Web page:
We glided through moon-pale landscape for an hour before I realized what she had meant. That there weren't any light poles or billboards along the road. Nothing to guide us or distract us. Just us, alone. And it felt like outer space had collapsed, swallowed us like jellybeans.

Like two teenagers playing a prank on the universe.

In the cozy Subaru Crosstrek, in the old wild night, brimming with the uncertainty of life and the nonchalance of failure, we paraded ourselves back to Dallas. Alive in the river silence that follows us everywhere.

New installments come Mondays and Thursdays. Next, the Iowa caucuses. Check out my Twitter. Email me at kryan@blazemedia.com

The Iowa primary is just around the corner, and concerns of election interference from the last presidential election still loom. Back in 2016, The Associated Press found that a majority of U.S. elections systems still use Windows 7 as an operating system, making them highly susceptible to bugs and errors. And last year, a Mississippi voter tried multiple times to vote for the candidate of his choice, but the system continuously switched his vote to the other candidate. It's pretty clear: America's voting systems desperately need an update.

That's where blockchain voting comes in.

Blockchain voting is a record-keeping system that's 100% verifiable and nearly impossible to hack. Blockchain, the newest innovation in cybersecurity, is set to grow into a $20 billion industry by 2025. Its genius is in its decentralized nature, distributing information throughout a network of computers, requiring would-be hackers to infiltrate a much larger system. Infiltrating multiple access points spread across many computers requires a significant amount of computing power, which often costs more than hackers expect to get in return.

Blockchain voting wouldn't allow for many weak spots. For instance, Voatz, arguably the leading mobile voting platform, requires a person to take a picture of their government-issued ID and a picture of themselves before voting (a feature, of course, not present in vote-by-mail, where the only form of identity verification is a handwritten signature, which is easily forgeable). Voters select their choices and hit submit. They then receive an immediate receipt of their choices via email, another security feature not present in vote-by-mail, or even in-person voting. And because the system operates on blockchain technology, it's nearly impossible to tamper with.

Votes are then tabulated, and the election results are published, providing a paper trail, which is a top priority for elections security experts.

The benefits of blockchain voting can't be dismissed. Folks can cast their vote from the comfort of their homes, offices, etc., vastly increasing the number of people who can participate in the electoral process. Two to three-hour lines at polling places, which often deter voters, would become significantly diminished.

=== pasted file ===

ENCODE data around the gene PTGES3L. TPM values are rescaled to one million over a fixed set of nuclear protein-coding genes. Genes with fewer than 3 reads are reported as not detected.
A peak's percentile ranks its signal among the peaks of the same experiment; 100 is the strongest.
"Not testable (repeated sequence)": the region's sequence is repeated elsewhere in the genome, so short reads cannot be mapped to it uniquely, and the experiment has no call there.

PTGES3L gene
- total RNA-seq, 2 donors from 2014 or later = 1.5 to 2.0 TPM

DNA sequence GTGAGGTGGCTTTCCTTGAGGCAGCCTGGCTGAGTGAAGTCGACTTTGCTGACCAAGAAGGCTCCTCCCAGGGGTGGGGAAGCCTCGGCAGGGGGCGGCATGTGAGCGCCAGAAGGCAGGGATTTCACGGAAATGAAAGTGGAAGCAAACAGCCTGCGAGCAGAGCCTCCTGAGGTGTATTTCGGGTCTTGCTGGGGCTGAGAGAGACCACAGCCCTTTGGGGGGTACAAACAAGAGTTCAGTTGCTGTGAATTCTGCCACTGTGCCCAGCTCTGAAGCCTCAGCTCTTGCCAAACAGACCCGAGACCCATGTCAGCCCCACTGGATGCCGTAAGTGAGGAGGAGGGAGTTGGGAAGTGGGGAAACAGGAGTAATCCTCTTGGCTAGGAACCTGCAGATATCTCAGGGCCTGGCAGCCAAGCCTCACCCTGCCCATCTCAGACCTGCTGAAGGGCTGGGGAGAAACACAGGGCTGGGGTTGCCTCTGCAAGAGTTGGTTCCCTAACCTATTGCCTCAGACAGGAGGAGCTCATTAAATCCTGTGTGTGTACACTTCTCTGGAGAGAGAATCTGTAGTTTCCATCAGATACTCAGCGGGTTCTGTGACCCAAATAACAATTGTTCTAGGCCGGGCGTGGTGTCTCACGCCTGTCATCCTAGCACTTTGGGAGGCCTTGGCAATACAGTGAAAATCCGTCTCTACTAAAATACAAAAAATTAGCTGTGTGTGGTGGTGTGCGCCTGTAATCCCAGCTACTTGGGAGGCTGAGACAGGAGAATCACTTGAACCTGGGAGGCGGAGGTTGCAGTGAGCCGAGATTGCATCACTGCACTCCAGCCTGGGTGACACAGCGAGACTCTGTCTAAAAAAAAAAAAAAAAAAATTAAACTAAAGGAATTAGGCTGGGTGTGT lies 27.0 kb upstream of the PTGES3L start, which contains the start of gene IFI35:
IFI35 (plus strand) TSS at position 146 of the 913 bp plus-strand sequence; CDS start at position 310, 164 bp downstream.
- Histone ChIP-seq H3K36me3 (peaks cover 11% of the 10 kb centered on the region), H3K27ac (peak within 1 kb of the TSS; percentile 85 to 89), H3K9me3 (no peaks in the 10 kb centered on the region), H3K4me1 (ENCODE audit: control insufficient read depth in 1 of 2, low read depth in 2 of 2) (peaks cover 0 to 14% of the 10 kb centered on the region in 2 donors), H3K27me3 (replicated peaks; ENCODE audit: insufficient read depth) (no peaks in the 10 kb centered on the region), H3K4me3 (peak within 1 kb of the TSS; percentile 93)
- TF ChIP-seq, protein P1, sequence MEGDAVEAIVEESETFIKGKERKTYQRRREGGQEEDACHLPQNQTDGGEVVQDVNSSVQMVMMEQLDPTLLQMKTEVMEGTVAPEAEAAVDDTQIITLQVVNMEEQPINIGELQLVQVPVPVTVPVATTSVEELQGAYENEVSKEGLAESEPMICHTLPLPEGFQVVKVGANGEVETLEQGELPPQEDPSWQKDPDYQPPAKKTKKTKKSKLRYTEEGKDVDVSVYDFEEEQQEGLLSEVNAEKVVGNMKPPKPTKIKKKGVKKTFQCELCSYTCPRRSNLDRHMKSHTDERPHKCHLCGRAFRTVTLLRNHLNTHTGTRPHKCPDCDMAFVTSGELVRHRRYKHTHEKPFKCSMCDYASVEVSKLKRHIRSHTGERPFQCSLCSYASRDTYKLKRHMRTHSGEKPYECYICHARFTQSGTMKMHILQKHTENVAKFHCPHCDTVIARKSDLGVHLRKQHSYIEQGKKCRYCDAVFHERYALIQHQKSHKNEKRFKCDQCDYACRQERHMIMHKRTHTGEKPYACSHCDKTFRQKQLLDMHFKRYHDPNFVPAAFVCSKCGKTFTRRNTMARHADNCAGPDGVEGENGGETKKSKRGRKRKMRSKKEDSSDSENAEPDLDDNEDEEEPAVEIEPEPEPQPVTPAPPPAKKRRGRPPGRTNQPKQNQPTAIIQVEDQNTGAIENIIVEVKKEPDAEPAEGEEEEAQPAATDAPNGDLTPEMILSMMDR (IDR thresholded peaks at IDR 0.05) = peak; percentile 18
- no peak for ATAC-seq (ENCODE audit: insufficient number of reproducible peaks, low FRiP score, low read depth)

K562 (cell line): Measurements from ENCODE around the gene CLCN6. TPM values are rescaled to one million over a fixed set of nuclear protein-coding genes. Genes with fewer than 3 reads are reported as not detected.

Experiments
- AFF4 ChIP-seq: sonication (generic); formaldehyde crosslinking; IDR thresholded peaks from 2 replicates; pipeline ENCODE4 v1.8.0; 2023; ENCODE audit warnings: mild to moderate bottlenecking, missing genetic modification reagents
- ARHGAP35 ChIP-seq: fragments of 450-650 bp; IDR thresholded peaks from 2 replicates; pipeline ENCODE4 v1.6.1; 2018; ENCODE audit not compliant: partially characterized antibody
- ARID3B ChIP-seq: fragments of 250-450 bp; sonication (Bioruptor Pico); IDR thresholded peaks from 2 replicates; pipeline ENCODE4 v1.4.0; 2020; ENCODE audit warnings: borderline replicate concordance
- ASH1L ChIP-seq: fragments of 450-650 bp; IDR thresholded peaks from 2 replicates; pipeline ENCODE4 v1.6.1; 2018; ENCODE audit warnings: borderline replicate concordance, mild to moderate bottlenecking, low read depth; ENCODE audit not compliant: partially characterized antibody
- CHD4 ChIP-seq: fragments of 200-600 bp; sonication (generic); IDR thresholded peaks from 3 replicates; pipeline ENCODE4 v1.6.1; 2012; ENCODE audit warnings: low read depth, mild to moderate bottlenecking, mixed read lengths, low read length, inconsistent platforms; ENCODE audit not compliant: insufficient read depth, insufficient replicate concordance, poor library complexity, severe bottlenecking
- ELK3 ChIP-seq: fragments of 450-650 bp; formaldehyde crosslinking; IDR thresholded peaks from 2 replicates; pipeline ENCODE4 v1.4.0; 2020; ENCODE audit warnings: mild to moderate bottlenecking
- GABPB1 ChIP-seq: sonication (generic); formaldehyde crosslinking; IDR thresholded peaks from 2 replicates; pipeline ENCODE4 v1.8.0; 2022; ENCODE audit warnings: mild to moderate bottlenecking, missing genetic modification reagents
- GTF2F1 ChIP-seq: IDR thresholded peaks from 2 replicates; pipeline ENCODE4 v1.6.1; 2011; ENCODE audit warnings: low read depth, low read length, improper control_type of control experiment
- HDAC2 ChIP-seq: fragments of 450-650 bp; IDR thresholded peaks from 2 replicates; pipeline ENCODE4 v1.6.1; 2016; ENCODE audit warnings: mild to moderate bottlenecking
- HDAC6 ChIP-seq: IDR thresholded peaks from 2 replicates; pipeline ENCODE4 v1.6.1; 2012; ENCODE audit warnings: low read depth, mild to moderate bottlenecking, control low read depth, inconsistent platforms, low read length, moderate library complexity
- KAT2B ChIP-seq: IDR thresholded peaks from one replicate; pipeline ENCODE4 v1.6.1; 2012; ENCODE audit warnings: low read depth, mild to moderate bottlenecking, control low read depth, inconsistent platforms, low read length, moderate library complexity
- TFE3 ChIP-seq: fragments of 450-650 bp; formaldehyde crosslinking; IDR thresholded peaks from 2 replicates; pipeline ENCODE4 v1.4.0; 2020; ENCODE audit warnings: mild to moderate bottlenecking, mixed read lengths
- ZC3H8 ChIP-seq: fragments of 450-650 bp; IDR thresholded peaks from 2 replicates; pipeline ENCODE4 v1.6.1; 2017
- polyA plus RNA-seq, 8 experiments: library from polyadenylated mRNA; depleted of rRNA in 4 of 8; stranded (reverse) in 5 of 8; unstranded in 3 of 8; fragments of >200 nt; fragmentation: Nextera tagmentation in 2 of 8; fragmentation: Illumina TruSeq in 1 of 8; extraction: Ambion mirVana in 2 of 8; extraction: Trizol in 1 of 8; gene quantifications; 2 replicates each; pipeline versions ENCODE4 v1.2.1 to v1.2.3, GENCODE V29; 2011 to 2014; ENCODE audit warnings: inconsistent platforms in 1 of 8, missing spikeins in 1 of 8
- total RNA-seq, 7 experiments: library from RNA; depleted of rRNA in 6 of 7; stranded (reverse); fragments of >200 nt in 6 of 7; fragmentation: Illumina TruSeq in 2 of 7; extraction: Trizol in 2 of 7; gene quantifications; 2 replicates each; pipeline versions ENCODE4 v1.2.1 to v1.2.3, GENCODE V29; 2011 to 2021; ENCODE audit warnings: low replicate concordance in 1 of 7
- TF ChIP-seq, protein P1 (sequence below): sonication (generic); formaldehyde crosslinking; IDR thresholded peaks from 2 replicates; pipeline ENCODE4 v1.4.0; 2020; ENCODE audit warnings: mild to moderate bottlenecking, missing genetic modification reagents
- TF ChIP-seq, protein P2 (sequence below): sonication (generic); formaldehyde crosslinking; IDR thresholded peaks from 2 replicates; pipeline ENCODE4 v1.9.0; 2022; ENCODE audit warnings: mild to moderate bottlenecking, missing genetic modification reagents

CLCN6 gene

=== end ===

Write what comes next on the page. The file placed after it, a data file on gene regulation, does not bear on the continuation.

Even outside of the voting increase, the upsides are manifold. Thanks to the photo identification requirements, voter fraud—whether real or merely suspected—would be eliminated. The environment would win, too, since we'd no longer be wasting paper on mail-in ballots. Moreover, the financial burden on election offices would be alleviated, because there's decreased staff time spent on the election, saving the taxpayer money.

From Oregon to West Virginia, elections offices have already implemented blockchain voting, and the results have been highly positive. For example, the city of Denver utilized mobile voting for overseas voters in their 2019 municipal elections. The system was secure and free of technical errors, and participants reported that it was very user-friendly. Utah County used the same system for their 2019 primary and general elections. An independent audit revealed that every vote that was cast on the app was counted and counted correctly. These successful test cases are laying the groundwork for even larger expansions of the program in 2020.

With this vital switch, our elections become significantly more secure, accurate, and efficient. But right now, our election infrastructure is a sitting duck for manipulation. Our current lack of election integrity undermines the results of both local and national elections, fans the flames of partisanship, and zaps voter confidence in the democratic system. While there's never a silver bullet or quick fix to those kinds of things, blockchain voting would push us much closer to a solution than anything else.

Chris Harelson is the Executive Director at Prosperity Council and a Young Voices contributor.